Cloud Sprawl Challenge: Managing SaaS Applications Costs


Increasing Adoption of SaaS

Attractiveness of Software-as-a-Service (SaaS) applications is explained by the ease of their purchase and installation. With plenty of public and affordable cloud services, any employee can quickly create an account and/or purchase a service without informing IT department. Such simplicity is of great help and benefit for businesses employing an agile model, as it allows employees quickly switch between applications suiting their immediate needs without slowing down the dynamic business process.

This means that the trend of moving from on-premises applications to software-as-a-service (SaaS) will continue, requiring more control on SaaS applications costs. While SaaS applications may be cheaper than on-premises software, cloud purchases still require management. Due to their ease of purchase SaaS applications tend to be purchased and used without knowledge of IT departments, which nowadays is considered routine in some companies as it serves the dynamic nature of their businesses or projects. But even if the IT is aware of what SaaS applications are used across its company, SaaS spending still requires control and management.


Why SaaS Require Management?

Wide-scale and unmanaged purchase and use of SaaS applications can lead to “cloud sprawl” – the uncontrolled proliferation of cloud services in the organization. This means that one and the same SaaS can be unreasonably purchased multiple times, which results in extra costs voiding SaaS cost advantages.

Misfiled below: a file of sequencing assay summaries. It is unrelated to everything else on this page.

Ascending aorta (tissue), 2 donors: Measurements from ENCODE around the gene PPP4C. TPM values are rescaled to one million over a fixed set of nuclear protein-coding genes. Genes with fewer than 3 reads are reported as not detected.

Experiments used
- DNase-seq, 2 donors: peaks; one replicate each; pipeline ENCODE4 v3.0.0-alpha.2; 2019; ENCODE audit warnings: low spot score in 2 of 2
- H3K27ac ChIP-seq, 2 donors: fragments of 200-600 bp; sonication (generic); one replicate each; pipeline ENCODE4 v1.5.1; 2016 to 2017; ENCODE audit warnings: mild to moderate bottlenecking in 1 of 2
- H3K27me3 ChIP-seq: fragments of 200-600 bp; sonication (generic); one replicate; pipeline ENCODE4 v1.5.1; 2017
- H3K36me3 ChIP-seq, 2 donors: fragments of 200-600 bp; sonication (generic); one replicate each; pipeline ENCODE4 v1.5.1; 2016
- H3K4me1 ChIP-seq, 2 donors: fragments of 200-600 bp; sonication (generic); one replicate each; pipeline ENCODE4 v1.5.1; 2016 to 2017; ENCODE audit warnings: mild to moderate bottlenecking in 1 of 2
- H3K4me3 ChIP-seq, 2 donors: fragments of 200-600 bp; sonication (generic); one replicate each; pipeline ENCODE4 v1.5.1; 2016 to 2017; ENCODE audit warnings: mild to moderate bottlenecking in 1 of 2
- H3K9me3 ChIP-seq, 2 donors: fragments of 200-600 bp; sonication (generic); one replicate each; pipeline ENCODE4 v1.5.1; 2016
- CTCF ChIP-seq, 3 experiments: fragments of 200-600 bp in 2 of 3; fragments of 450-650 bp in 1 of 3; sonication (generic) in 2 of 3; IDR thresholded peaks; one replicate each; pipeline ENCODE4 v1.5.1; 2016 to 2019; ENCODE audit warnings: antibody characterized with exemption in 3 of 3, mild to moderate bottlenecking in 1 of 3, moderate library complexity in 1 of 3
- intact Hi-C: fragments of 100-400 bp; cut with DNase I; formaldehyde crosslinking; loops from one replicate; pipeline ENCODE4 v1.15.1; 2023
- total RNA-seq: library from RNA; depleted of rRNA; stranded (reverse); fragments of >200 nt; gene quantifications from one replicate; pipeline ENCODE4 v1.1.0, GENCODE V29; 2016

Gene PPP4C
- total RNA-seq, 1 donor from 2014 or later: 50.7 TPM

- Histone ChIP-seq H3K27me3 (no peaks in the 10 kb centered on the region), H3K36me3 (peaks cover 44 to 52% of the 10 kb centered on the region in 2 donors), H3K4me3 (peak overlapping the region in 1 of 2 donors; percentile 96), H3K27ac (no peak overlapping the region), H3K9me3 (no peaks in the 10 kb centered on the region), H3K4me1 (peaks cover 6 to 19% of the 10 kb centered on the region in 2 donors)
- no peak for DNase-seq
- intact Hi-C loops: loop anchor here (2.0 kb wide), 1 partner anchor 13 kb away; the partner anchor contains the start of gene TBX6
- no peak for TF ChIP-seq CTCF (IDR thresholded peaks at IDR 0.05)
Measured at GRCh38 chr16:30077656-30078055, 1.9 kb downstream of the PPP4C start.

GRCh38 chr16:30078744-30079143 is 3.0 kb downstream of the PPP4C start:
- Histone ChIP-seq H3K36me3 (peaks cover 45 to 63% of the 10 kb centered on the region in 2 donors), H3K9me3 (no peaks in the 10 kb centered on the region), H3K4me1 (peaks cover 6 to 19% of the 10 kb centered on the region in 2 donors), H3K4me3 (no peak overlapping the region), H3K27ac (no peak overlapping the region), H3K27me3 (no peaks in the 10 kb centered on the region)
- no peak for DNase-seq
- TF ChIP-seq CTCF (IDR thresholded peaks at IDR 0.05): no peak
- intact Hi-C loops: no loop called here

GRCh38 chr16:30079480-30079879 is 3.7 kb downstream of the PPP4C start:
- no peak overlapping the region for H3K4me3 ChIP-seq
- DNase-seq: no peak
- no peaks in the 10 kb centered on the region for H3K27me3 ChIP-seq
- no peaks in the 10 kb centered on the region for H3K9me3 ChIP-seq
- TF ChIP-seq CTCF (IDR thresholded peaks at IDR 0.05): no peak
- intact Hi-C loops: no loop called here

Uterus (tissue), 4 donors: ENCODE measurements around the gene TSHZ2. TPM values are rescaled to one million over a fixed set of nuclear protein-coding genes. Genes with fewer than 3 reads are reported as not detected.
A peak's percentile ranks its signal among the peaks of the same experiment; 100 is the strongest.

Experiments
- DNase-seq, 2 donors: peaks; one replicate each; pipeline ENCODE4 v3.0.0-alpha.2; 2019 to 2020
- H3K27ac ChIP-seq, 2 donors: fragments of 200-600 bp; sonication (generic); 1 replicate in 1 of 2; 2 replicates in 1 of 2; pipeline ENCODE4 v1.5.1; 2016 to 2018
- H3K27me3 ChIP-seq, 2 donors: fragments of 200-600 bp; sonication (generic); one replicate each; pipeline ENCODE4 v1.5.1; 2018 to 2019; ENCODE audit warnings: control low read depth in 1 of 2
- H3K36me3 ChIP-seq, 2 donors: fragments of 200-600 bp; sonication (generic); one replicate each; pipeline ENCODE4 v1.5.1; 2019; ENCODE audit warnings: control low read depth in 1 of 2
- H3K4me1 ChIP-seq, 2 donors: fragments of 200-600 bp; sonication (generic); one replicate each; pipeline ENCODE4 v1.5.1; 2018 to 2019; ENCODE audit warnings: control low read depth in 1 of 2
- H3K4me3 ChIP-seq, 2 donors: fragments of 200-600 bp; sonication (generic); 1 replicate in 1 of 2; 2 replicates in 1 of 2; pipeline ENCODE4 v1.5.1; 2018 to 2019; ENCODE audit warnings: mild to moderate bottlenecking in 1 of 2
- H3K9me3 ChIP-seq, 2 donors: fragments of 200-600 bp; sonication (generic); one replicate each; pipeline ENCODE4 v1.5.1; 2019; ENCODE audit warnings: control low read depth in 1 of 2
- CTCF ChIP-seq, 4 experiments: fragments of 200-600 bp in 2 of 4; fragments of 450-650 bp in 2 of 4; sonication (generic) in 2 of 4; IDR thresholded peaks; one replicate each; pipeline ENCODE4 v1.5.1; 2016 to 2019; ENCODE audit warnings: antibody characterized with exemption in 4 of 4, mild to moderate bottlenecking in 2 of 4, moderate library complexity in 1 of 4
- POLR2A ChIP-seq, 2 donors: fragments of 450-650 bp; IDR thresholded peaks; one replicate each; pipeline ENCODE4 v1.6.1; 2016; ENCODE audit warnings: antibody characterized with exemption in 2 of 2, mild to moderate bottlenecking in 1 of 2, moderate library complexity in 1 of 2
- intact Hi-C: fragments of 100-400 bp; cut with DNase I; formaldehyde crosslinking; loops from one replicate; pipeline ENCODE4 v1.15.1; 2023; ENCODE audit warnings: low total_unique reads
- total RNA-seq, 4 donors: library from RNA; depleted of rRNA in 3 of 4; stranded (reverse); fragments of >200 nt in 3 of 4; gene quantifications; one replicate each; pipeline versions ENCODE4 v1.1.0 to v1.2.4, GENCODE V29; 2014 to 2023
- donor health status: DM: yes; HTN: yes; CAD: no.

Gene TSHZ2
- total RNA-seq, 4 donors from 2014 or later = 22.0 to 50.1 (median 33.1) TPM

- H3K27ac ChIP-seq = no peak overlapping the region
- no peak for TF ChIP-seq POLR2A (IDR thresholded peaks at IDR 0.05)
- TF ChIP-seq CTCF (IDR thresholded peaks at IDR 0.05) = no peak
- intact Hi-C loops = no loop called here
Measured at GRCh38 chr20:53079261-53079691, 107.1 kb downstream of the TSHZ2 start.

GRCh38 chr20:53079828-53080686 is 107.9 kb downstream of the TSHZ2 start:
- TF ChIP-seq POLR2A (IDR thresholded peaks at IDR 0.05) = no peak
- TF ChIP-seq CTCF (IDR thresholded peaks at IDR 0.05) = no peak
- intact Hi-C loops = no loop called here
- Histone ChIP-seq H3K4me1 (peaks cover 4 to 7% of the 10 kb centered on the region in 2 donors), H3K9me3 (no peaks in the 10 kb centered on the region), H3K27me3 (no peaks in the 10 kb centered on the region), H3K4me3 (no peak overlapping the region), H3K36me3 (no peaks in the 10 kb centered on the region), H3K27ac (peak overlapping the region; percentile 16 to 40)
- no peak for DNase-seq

Another issue is the diversity of cloud pricing models. The most popular model is a pay-per-use pricing model – a separate payment is charged for each user. To manage costs, one should know how many licenses were purchased and how many of them are really used.

Usage-based pricing is also called a pay-as-you-go SaaS pricing model – the more you use a cloud application, the higher is its cost. On the one hand, it’s convenient to correlate costs and usage. But on the other hand, it’s hard to predict costs that vary according to the amount of usage.

Another popular SaaS pricing model is tiered pricing, that is payment is charged per package. The price of a package depends on the combination of features offered. To optimize costs, one should check whether purchased packages are used to the full.

For instance, Salesforce offers four Sales Cloud Lightning Editions: Starter for $25, Professional, which costs $75; Enterprise for $150; and Unlimited for $300. If a company purchased 50 licenses of the Unlimited Edition, but only 30 are fully used – money is wasted.



Organizations are recommended to use special SaaS tools to facilitate SaaS utilization and cost management.

For instance, Binadox intercepts all events of SaaS subscription and usage and the corresponding data, including a user name, the number of instances, and terms of services. Thus, you can see what SaaS was subscribed to/used, by whom, how many times, and what the conditions of use are.

This way your IT department can manage and control SaaS costs smarter and faster. All the instances of excessive SaaS purchases will be revealed in real-time, allowing IT to take proactive measures to avoid cloud sprawl and unreasonable expenditures. Besides, IT will be able to detect underused SaaS applications and downgrade the corresponding licenses to cut costs.